Defending New York was almost impossible. An island city, New York is surrounded by a maze of waterways that gave a substantial advantage to an attacker with naval superiority. Howe's army was larger, better equipped, and far better trained than Washington's. They defeated Washington's army at Long Island in August and routed the Americans a few weeks later at Kip's Bay, resulting in the loss of the city. Forced to retreat northward, Washington was defeated again at White Plains. The American defense of New York City came to a humiliating conclusion on November 16, 1776, with the surrender of Fort Washington and some 2,800 men. Washington ordered his army to retreat across New Jersey. The remains of his forces, mud-soaked and exhausted, crossed the Delaware River into Pennsylvania on December 7.

The British had good reason to believe that the American rebellion would be over in a few months and that Congress would seek peace rather than face complete subjugation of the colonies. The enlistments of most of Washington's army were due to expire at the end of December. However, instead of crushing the remains of Washington's army, Howe went into winter quarters, with advanced garrisons at Trenton and Princeton, leaving Washington open to execute one of the most daring military operations in American history. On Christmas night Washington's troops crossed the Delaware River and attacked the unsuspecting garrison at Trenton, forcing it to surrender. A few days later Washington again crossed the Delaware, outmaneuvered the force sent to crush him, and fell on the enemy at Princeton, inflicting a humiliating loss on the British.

For much of the remainder of the war, Washington's most important strategic task was to keep the British bottled up in New York. Although he never gave up hope of retaking the city, he was unwilling to risk his army without a fair prospect of success. An alliance with France and the arrival of a French army under the Comte de Rochambeau in July 1780 renewed Washington's hopes to recapture New York; however, together Washington and Rochambeau commanded about 9,000 men -- some 5,000 fewer than Clinton. In the end, therefore, the allied generals concluded, that an attack on New York could not succeed.

Instead, they decided to strike at the British army under Cornwallis, which was camped at Yorktown, Virginia. Washington's planning for the Battle of Yorktown was as bold as it had been for Trenton and Princeton but on a much larger scale. Depending on Clinton's inactivity, Washington marched south to lay siege on Cornwallis. On October 19, 1781, he accepted the surrender of Cornwallis's army. Although two more years passed before a peace treaty was completed, the victory at Yorktown effectively brought the Revolutionary War to an end.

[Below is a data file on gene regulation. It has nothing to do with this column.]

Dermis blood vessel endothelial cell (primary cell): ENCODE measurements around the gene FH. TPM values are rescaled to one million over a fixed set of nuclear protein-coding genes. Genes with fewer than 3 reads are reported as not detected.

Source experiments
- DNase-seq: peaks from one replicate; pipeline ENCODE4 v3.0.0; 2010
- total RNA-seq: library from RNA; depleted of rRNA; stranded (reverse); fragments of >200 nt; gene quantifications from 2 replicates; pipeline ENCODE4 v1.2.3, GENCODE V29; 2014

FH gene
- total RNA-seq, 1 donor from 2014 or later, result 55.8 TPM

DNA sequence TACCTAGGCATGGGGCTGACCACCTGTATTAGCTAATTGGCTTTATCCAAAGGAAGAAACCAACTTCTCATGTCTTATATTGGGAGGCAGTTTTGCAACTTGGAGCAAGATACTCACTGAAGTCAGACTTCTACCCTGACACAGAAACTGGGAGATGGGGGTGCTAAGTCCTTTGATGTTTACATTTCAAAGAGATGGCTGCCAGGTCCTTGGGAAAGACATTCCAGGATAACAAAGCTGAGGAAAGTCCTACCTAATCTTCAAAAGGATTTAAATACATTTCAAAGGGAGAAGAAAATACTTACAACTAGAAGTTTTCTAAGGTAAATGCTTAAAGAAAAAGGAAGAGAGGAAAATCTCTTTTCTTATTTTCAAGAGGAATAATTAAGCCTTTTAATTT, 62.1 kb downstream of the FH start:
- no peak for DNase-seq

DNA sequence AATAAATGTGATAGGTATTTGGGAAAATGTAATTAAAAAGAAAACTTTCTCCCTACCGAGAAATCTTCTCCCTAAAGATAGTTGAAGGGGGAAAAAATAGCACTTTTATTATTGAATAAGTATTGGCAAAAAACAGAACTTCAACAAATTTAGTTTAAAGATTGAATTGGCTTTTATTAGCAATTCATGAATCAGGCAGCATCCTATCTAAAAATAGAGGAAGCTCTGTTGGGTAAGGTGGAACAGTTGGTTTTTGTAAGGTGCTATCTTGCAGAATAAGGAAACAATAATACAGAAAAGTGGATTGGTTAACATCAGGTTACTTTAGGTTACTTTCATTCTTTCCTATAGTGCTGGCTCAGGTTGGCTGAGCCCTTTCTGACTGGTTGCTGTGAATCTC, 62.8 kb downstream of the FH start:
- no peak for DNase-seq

To the world's amazement, Washington had prevailed over the more numerous, better supplied, and fully-trained British army, mainly because he was more flexible than his opponents. He learned that it was more important to keep his army intact and to win an occasional victory to rally public support than it was to hold American cities or defeat the British army in an open field. Over the last 200 years, revolutionary leaders in every part of the world have employed this insight, but never with a result as startling as Washington's victory over the British.

On December 23, 1783, Washington presented himself before Congress in Annapolis, Maryland, and resigned his commission. Like Cincinnatus, the hero of Classical antiquity whose conduct he most admired, Washington had the wisdom to give up power when he could have been crowned a king. He left Annapolis and went home to Mount Vernon with the fixed intention of never again serving in public life. This one act, without precedent in modern history, made him an international hero.

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Revolutionary War

Constitutional Convention

Although Washington longed for a peaceful life at Mount Vernon, the affairs of the nation continued to command his attention. He watched with mounting dismay as the weak union created by the Articles of Confederation gradually disintegrated, unable to collect revenue or pay its debts. He was appalled by the excesses of the state legislatures and frustrated by the diplomatic, financial, and military impotence of the Confederation Congress. By 1785 Washington had concluded that reform was essential. What was needed, he wrote to James Madison, was an energetic Constitution.